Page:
On the 10th anniversary of Katrina, I’ve been reflecting on the lasting effects my partner and I witnessed in New Orleans earlier this year, and the lessons they offer about the differential impacts of “natural” disasters depending on one’s income. In the wealthy Garden District, vintage homes remain perfectly restored. In an upper middle class neighbourhood, modest older homes are interspersed with huge, new ones, presumably built by those with adequate insurance. In a lower middle class neighbourhood, at least half the lots are vacant, often with only the concrete stoop remaining. In low-income wards, so many boarded up, abandoned, and increasingly unstable dwellings covered in graffiti.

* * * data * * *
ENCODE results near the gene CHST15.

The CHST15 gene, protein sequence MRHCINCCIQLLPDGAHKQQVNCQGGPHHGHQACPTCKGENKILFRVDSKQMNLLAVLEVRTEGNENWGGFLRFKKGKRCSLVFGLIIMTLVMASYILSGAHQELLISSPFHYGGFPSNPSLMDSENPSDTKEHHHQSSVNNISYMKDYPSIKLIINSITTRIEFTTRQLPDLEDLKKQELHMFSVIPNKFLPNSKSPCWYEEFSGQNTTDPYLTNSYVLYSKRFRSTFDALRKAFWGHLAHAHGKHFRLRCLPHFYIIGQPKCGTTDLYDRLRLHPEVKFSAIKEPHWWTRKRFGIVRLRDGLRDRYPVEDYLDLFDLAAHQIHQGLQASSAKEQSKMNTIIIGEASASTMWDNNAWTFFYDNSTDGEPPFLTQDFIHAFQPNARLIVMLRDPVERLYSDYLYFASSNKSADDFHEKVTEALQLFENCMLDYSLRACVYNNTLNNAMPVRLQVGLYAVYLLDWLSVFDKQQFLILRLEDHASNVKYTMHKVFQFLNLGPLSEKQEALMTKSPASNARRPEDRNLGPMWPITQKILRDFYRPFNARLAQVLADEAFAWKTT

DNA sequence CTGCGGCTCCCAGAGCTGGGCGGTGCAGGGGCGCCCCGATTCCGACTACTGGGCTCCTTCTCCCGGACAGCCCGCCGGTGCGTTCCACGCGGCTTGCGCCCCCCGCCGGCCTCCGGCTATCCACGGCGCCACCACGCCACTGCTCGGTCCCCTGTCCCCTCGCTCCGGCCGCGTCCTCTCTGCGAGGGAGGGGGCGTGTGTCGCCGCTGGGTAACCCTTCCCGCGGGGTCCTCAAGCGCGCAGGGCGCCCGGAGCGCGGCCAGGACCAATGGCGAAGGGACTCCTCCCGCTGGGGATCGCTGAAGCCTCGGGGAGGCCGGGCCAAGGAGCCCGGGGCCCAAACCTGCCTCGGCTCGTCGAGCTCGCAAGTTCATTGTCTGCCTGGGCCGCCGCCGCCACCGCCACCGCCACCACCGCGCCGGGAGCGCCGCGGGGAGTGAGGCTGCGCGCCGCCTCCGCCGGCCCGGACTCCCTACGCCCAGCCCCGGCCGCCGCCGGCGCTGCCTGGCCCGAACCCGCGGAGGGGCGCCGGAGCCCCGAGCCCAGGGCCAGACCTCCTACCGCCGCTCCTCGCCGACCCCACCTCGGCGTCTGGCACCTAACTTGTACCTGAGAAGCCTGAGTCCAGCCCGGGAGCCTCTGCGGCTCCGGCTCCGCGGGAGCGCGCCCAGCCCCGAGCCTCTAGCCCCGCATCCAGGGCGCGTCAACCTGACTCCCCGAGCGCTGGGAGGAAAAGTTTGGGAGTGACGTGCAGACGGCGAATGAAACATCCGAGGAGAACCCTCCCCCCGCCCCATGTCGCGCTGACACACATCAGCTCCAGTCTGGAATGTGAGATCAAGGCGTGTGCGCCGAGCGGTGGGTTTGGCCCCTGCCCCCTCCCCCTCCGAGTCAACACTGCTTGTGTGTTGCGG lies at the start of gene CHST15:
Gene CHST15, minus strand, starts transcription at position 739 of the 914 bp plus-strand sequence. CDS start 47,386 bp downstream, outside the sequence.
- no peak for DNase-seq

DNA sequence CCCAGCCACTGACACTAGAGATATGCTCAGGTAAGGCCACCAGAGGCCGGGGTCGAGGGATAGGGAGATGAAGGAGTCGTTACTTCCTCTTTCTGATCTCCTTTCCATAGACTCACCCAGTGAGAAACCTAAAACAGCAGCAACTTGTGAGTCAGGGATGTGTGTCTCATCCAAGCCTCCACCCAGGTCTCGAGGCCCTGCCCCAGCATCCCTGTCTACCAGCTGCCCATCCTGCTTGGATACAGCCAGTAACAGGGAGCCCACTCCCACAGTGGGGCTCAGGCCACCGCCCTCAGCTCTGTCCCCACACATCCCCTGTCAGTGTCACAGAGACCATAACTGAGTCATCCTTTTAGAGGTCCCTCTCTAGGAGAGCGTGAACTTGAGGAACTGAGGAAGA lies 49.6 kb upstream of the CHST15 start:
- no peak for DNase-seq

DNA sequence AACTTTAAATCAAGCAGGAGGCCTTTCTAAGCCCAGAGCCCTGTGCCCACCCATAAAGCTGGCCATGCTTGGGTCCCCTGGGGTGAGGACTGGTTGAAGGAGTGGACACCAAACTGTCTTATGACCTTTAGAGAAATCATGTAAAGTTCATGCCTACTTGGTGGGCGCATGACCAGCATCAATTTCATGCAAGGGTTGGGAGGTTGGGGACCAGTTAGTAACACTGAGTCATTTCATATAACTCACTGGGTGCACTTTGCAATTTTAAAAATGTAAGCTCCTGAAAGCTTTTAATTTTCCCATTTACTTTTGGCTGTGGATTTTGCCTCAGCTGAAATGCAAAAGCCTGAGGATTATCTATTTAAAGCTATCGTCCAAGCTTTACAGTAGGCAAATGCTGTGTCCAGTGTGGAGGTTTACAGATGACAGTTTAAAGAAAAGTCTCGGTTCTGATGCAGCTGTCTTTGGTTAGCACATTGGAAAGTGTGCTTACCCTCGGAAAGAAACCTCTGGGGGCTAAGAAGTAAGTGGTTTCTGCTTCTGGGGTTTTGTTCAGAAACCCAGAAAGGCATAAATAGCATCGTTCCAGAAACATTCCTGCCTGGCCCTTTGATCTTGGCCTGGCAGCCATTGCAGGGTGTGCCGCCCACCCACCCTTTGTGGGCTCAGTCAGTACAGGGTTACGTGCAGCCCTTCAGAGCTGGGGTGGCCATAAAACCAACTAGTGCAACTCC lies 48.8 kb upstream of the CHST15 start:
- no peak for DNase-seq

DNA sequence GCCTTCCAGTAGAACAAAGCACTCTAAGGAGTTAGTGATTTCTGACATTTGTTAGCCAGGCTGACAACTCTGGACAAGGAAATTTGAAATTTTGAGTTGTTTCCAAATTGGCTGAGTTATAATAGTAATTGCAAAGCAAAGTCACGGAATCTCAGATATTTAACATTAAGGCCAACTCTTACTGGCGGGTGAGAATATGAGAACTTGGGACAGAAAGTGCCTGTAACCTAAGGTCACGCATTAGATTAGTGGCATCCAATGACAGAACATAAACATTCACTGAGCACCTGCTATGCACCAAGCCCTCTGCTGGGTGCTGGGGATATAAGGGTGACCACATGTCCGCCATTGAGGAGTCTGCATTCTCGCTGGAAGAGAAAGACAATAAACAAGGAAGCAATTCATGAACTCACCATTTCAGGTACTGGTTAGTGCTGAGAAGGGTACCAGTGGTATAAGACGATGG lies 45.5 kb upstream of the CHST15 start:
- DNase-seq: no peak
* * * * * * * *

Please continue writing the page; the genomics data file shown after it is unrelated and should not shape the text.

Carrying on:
There is a parallel to the impacts of climate change, which are already happening and certain to get worse. The poorest global citizens will experience the greatest impacts (most hot days, highest sea level rises) simply by virture of their location, they are most vulnerable when that occurs (e.g., by virtue of substandard housing and sanitation and already-compromised health), and they don’t have resources with which to adapt to these huge, new challenges. And as in New Orleans, the wealthiest global citizens have just been just ignoring that as we drive away from the global deluge in our air conditioned cars.